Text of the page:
Canada: Why Securities Regulators Can't Collect Monetary Sanctions, And What They Plan To Do About It

Securities regulators across Canada impose significant monetary sanctions against market participants each year. The CSA recently reported that provincial securities regulators collectively imposed $138.3 million in fines and administrative penalties and $111.7 million in restitution, compensation and disgorgement orders in 2015.1 This was an increase of 102% from the previous year and the highest amount of monetary sanctions imposed since 2009.

At the same time that regulators are imposing increasing monetary sanctions, they are facing an increasing inability to actually collect these sanctions. For example, the British Columbia Securities Commission has collected less than 5% of monetary sanctions imposed since its incorporation in 1995 and estimates that of the $340 million in sanctions that are outstanding to it, only $0.3 million is likely collectible.2 The BCSC's collection rate in fiscal 2015 was 0.58%. These collection difficulties stem from the fact that respondents often have limited assets or poor credit, have absconded from the jurisdiction or may have simply decided to cease their activities as a market participant in the province. The Ontario and Alberta Commissions had collection rates of 14.16%3 and 12.7%4, respectively, in their most recent fiscal years.

In an effort to improve their collection record, securities regulators continue to push for greater collection tools. In the most recent example, Andrew Kriegler, the President and CEO of IIROC, made a presentation to the Ontario Standing Committee on Finance and Economic Affairs on February 1, 2016.5 Mr. Kriegler requested two substantive amendments to the OntarioSecurities Act: the ability to enforce IIROC decisions through the courts; and statutory immunity for the enforcement activities that have been delegated to it.

Court Enforcement of Regulatory Sanctions

In Alberta6 and Quebec7, securities regulators have the ability to file decisions that are rendered following a hearing with the courts. Upon filing, those decisions are deemed to have the same force and effect as if it were a judgment of the court, allowing regulators to utilize the court collection machinery. The existence of this power has materially increased IIROC's ability to collect monetary sanctions in these provinces. In Alberta, the collection rate between 2008 and 2014 was 35.75%, compared to 17.6% nationwide.8 In Quebec, the collection rate for personal fines was 59% in 2014 (the first full year that the court enforcement power existed), compared to 17.3% nationwide.9

Given the positive impact that court enforcement measures have had on collection rates in Alberta and Quebec, it is not surprising that IIROC has expanded its efforts to encourage legislators such as those in Ontario to implement similar powers.

Statutory Immunity

The Ontario Securities Act provides immunity to the Ontario Securities Commission and its employees for acts done in good faith in the performance of any duty or power under Ontario securities law.10 This immunity does not extend to self-regulatory organizations like IIROC.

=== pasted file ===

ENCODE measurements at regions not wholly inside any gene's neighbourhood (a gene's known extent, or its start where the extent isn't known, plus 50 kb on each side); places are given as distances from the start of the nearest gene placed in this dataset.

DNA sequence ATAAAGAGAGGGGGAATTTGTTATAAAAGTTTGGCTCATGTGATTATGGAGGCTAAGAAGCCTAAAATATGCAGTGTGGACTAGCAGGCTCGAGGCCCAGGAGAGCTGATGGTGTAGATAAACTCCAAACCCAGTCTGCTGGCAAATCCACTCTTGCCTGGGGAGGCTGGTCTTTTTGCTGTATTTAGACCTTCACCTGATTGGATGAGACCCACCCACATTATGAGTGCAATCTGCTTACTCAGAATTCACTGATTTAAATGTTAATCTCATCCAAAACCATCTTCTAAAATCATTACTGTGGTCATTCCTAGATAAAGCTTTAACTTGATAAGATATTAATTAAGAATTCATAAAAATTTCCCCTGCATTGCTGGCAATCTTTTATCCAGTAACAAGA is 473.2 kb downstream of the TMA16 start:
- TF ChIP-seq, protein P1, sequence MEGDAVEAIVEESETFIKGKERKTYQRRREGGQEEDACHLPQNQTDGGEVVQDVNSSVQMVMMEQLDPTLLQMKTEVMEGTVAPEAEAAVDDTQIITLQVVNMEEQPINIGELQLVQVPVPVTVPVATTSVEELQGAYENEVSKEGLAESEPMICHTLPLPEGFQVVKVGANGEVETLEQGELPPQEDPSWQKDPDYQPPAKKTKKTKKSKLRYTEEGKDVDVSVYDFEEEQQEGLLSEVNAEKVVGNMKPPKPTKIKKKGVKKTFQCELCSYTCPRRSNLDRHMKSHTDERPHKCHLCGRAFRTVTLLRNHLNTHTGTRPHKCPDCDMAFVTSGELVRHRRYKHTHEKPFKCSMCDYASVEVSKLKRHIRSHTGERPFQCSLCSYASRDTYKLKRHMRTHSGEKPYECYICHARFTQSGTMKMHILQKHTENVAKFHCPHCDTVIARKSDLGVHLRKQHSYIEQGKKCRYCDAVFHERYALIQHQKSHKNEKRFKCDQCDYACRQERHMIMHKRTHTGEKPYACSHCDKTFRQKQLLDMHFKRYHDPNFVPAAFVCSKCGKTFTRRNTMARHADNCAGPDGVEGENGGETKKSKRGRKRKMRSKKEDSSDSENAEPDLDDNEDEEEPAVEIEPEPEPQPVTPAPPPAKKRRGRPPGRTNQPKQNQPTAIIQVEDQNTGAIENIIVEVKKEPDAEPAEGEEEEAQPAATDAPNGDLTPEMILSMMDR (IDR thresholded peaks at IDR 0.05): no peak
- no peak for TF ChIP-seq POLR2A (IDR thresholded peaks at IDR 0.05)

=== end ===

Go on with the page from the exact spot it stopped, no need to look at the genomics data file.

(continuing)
IIROC has implemented a number of more aggressive measures in recent years to collect monetary sanctions. For example, since June 2014, IIROC has published an Unpaid Fines Report quarterly, which lists all individuals that have not paid the full amount of a fine, disgorgement and/or costs order within 60 days of it being levied by an IIROC hearing panel.11 Additionally, IIROC has sought to collect sanctions through the courts by characterizing the failure to pay a monetary sanction as a breach of contract.12 In light of this increased collection activity, it is not surprising that IIROC is seeking some protection against a corresponding increase in actions being brought against it.


As the non-payment of monetary sanctions has become an increasing issue in recent years, securities regulators have implemented several new tools and strategies to bolster their ability to collect outstanding amounts. We expect that securities regulators will continue to add novel tools and strategies to their repertoire in an attempt to give monetary sanctions with the deterrent effect that they are designed to have.


1 2015 Enforcement Report, Canadian Securities Regulators:

2 Annual Report of the British Columbia Securities Commission, 2014-2015:

3 Annual Report of the Alberta Securities Commission, 2015:

4 Annual Report of the Ontario Securities Commission, 2015:

5 Remarks by Andrew Kreigler to the Standing Committee on Finance and Economic Affairs, IIROC (February 1, 2016):

6 Securities Act, RSA 2000, c. S-4 s. 200.

7 An Act Respecting the Autorité des Marchés Financiers, CQLR c. A-33.2, s. 115.12.

8 IIROC Pushing for More Authority to Collect Fines,

9 Protecting Canadian Markets, Protecting Canadian Investors, Andrew J. Kriegler, Chief Executive Officer of IIROC (May 7, 2015):

10 Securities Act, RSO 1990, c S.5, s. 141.

11 Similar reports are published by Securities Commissions in Ontario, Alberta and British Columbia.

12 Investment Industry Regulatory Organization of Canada v. Vitug, 2013 CarswellOnt 2292 (S.C.J.), aff'd 2013 ONCA 636. While IIROC characterized this decision as providing it with "legal authority to enforce the payment of cost orders made in other IIROC disciplinary matters" (2013 Enforcement Report, pp. 23-24), it does not appear that IIROC has pursued this argument in any other actions in the time since.

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